__  __  __  __  |  __  __ 

    1    2   3   4

    With this simple setup we've also introduced the Linear aspect of the game, since the 1-4 years (I'm abbreviating 1921-1924 with their units digits) of the assigned group are sequential, and at least one of the rules includes the concept of ordered placement (rule 4, as we'll see).

    What is striking to me about this setup, and hopefully got your attention as well, is how small the out group is: only two members! The significance of that really can't be overstated. It means that as soon as we can determine just two people who are unassigned, the entirety of the project's membership is known. And sure enough, several of the questions revolve around that very idea.

    The rules are primarily Grouping in nature, and present the following:

    Space 3 must be either L or T. Note that this doesn't mean L or T can't go somewhere else (both L and T can both be used, so long as one is on 3). This only prohibits the other four students from going in that space.

    M can only go in 1 or 2. Again, pay close attention to a third option for M:  out. It's only when M is assigned to the project that she's in the first two years. I showed this simply as a Not Law for M under 4 (M not 3 is implied by the first rule), and a conditional: M --> 1 or 2.

    If T is assigned then so is R. This is also conditional: T --> R. But the key, and it's one of the most powerful ideas in this game, is the contrapositive, R --> T. Think about what happens when R is out: T must also be out, which fills our two out spots and forces the other four people--L, M, O, and Y--to be in. That would put L on 3, M in 1 or 2, and O/Y in 4. By removing R an entire cascade of consequences occurs, and if you're focused on the heavily restricted unassigned pair you'll catch it.

    Lastly, and combining both conditionality and linearity, the fourth rule tells us that if we have R then we get an OR block (in that order). Three things stand out with this rule: first, R becomes very limited in its placement options. For instance, R cannot go in 1 because then there would be no room for O ahead of it. Similarly, R cannot go in 4 because that would force O into 3, which must be either L or T. That means that if R is assigned, it MUST be in 2! That's the only position for R where O could immediately precede it. (Careful here: that doesn't mean that O is similarly limited; O is only tied to this rule when R is in, so until that happens O is free to do as he pleases)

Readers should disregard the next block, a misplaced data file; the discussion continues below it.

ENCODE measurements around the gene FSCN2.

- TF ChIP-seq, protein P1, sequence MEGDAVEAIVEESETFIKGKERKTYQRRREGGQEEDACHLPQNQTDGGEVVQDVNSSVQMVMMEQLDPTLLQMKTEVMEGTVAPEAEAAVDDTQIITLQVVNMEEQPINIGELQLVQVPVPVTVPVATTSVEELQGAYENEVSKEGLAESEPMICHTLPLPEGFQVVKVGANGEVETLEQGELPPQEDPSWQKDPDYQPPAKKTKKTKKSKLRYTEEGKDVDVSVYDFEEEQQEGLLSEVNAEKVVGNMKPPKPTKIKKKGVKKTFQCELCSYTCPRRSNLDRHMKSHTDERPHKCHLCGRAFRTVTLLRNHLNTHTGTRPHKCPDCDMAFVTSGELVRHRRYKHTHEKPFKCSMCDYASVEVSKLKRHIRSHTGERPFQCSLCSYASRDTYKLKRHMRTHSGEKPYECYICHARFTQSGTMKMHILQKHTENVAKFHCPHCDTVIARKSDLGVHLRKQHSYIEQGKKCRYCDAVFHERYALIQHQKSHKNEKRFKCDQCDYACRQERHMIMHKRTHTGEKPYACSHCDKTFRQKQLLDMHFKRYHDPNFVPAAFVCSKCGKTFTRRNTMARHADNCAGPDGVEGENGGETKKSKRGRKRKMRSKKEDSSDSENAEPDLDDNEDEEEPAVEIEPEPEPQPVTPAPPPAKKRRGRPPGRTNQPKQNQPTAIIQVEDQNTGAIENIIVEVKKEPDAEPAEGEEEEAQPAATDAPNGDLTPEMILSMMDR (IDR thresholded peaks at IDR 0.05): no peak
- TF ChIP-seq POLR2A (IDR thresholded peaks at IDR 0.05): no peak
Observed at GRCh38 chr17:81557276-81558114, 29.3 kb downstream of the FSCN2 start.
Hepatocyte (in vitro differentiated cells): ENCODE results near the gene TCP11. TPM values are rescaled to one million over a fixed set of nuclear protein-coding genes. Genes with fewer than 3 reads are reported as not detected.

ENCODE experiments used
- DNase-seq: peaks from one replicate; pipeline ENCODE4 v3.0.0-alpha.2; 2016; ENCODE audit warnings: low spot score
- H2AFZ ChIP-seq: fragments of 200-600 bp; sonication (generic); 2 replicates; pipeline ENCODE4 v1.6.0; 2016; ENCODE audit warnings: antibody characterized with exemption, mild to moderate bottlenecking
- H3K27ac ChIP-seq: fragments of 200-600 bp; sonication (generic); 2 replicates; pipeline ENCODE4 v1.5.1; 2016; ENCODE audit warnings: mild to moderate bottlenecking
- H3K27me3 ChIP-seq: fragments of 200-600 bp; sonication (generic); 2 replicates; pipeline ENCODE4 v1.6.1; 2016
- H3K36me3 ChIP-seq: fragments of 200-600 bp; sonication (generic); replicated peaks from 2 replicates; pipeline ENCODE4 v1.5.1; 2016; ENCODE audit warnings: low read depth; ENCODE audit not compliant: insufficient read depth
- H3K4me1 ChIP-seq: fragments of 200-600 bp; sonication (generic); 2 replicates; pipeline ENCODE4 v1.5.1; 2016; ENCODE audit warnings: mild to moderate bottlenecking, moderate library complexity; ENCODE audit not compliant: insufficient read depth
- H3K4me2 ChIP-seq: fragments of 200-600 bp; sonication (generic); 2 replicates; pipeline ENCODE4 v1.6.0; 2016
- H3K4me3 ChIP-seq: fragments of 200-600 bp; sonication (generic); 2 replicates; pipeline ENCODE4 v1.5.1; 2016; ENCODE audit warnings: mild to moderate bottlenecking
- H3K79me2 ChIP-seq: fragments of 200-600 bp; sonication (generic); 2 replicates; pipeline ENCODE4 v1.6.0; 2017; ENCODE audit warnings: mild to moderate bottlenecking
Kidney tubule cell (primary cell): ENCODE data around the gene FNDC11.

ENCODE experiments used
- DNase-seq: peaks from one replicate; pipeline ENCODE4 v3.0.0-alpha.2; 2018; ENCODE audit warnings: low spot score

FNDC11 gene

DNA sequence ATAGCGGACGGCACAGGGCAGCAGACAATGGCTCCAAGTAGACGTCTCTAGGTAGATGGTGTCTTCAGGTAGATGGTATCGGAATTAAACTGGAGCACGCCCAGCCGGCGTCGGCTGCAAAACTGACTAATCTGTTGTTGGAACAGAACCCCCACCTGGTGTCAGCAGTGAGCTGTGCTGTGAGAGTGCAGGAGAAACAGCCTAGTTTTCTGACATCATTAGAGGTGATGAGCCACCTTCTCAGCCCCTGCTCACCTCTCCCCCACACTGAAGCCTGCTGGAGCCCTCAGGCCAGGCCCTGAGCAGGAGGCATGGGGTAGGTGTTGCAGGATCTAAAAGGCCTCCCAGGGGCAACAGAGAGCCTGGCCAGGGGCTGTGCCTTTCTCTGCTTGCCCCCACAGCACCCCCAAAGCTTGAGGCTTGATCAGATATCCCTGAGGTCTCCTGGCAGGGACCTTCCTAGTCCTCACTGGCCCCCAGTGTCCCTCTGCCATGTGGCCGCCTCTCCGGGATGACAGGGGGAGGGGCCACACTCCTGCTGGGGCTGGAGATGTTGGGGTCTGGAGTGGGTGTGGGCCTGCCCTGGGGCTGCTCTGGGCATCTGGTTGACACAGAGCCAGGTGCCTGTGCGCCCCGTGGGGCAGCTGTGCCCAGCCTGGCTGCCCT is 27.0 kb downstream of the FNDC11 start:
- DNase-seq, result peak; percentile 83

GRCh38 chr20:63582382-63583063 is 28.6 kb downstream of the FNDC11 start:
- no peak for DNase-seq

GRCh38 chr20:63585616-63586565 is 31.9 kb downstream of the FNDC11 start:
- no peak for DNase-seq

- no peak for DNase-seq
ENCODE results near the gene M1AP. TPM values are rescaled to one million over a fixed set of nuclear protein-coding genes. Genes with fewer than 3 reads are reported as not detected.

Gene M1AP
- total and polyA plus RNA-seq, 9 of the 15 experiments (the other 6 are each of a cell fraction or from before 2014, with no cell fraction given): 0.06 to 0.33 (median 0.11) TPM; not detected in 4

Second, since R can only go in 2, forcing O into 1, then M is left with nowhere to go. Remember, M had to be 1 or 2, so if we fill those spots with the OR block then M is out. Take away? M and R can never be in together; one of the two must always be out! But can they both be out? No! Don't forget that if R is gone then T is gone too, and that fills our out group. So R or M in = the other out. R or M out = the other in.

    The third notable aspect of rule 4 is its connection to rule 3, where T --> R. The shared R between these rules is important: T tells us R, which tells us the OR block is in 1 and 2. So if L is out and T is 3, then we'd have OR in 1-2. If T is 4, then L is 3 and OR is 1-2. But what if T is 1, or 2? Then we have a problem: O and R need those spaces if T is in. Inference? T cannot be in 1 or 2.

    You're probably getting the sense at this point that there are a lot of Not Laws present in this game. You're right. Take a look:

    ___  ___  L/T  ___  |  M/R  ___ 

     1     2      3      4

     R     T              M

     T      L              R


    That's a lot of useful information, and it makes the questions entirely manageable. Consider:

    8. If R is in then it's O and R in 1 and 2. If Y is also in then Y is 4. The only "could" then is space 3, which is either L or T (L in 3 is your answer).

    9. We have three who can't be in 1 from our Not Laws, leaving 3 who could.

    10. If Y is out then R must be in: R out brings T out with it, and that, along with Y, is 3 people out (too many). With R in you have OR in 1-2, M out (see above) with Y, L or T in 3, and then L, T, or X in 4. Remember that L and T can possibly go together. Here L in 4 is the "could" answer.

    11. Who can't be in 2? T and L (L is the answer)

    So this was a trickier game that the first, but once again well-prepared test takers, particularly those who caught R's significance in this game and how impactful it is on the out group, were still sitting pretty in this games section as they hit the midpoint.


    In the next post we'll examine the final two games from June 2016 and see just what challenges the second half of this section presents. Stay tuned...